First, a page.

In my AnneTheRD nutrition counseling work, I spend a lot of time helping clients change their mindsets about food. When they first start working with me, many of my clients describe foods as “good” or “bad” – often offhand, like they don’t even realize they are doing it because it has become so engrained in how they think.
Many of my clients come to me thinking that if they aren’t eating perfectly, it’s a failure. Food has become completely black and white for them, and they feel guilty if they eat something that they deem less than perfect, or that fits into that “bad” category in their minds.
I always cringe a little inside when I hear people proclaim how they are being “bad” by eating something delicious or how they “shouldn’t” eat something even though they want it, because it just reinforces that mentality in those around us (as well as in themselves). The mentality that we should feel bad if we are having something delicious. The mentality that pleasure from food is not okay. The mentality that most diets and calorie counting will lead you towards.
Obviously, as a dietitian, I love nutritious food, and I think people should eat it most of the time. But most of the time does not mean always. I love lightened up recipes and making healthy versions of old favorites (in fact, I have a nice lightened up comfort food recipe coming at ya tomorrow), but I also think sometimes you just need to have the real thing. Or indulge in something special. And there’s nothing wrong with that. In fact, it’s good for you. Denying yourself never ends well in the long term.
I started thinking about this more last week, when, in the Winter Shape Up Facebook group, one of the members shared that she had had pizza the night before for dinner, and how guilty she felt about it. Guilt is the enemy of good health, my friends. Feeling guilty is what will lead you to that “Screw it, since I’ve ruined everything already by having x thing, I’m going to eat this entire cake now.” It’s what leads you to think that if one meal or bite isn’t perfect, that you’re a complete failure.
Guys: I consider myself a healthy eater, and I love wine, beer, burgers, fries, chicken fingers, pizza (especially with pepperoni), bacon, ice cream, pastries, cookies, pie… the goes on. And when I occasionally have these things, I don’t view it as a failure at all.
A good example: earlier this week, these arrived at our house.
Clearly, Girl Scout Cookies are far from healthy and far from the whole, real food that I preach as well. But you know what? As I’ve always said, a big part of eating healthy meaning not ALWAYS eating healthy. There’s no reason to feel guilty about treating yourself every once in awhile, when you are actually paying attention to the experience and have decided it’s worth it. The only failure, in my eyes, is if you have a treat and don’t enjoy it. What a waste, right?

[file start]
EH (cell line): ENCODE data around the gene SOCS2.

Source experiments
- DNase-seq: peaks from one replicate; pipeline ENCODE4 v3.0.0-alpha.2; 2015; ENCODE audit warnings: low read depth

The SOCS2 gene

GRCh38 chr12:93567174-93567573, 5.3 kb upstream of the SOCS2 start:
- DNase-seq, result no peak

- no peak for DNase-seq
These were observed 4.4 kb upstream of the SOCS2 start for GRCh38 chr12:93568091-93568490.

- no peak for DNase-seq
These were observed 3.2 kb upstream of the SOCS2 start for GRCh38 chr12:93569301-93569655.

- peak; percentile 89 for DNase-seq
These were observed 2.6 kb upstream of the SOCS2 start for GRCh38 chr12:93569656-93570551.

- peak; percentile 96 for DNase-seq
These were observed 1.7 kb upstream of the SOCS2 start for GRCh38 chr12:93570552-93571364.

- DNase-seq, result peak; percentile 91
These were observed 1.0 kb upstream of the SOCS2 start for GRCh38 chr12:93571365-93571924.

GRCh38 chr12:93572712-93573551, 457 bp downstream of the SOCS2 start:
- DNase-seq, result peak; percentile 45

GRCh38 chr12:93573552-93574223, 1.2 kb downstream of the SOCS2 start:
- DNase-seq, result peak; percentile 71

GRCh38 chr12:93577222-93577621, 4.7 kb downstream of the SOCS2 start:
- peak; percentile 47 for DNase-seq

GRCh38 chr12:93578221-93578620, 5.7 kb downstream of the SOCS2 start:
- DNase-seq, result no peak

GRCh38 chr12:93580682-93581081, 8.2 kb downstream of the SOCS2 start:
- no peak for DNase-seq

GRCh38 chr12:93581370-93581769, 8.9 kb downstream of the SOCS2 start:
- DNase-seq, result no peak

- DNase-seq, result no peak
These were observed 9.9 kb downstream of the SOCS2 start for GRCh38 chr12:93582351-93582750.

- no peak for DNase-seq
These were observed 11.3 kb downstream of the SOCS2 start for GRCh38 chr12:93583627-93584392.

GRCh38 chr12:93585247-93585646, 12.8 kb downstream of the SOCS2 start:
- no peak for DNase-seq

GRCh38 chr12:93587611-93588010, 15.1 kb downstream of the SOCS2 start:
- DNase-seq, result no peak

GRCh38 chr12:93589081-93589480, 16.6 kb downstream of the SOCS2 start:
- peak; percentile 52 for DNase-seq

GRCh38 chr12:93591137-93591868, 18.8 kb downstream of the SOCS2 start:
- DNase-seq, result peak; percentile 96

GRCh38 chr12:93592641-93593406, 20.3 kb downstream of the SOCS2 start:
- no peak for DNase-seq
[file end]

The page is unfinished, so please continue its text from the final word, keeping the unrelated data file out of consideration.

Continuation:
Sure, I don’t eat pizza, burgers, fries, cookies, and ice cream every single day, and I don’t indulge in them all at once, either. I wouldn’t feel so great if I did. But if it’s a day where I’m truly craving one of these things, then I will have it. If I can add some salad in there to get a little volume from veggies at the same time, great. If not, it’s not the end of the world.
When I was a senior in high school, I lived with my grandparents for the year, since my parents (and brother) had to move away for my dad’s job and I didn’t want to leave my school. One of my favorite memories from living with my grandparents was that almost every afternoon, they would have tea and cookies. There was nothing guilty or secret or “oh, we shouldn’t be doing this” about it – they just sat down, enjoyed each other’s company and some tea and cookies, and moved on with their days.
Next time you want a treat, think of my grandparents. Slow down. Actually pay attention to what you’re having. Savor it. And then – move on. <3
Related posts you guys might also enjoy:
- How to Eat Intuitively | A Guide to Mindful Eating
- How to Eat Well During the Holidays (Without Stressing Yourself Out) – this applies to happy hours and regular parties, too – it doesn’t have to be the holiday season to be relevant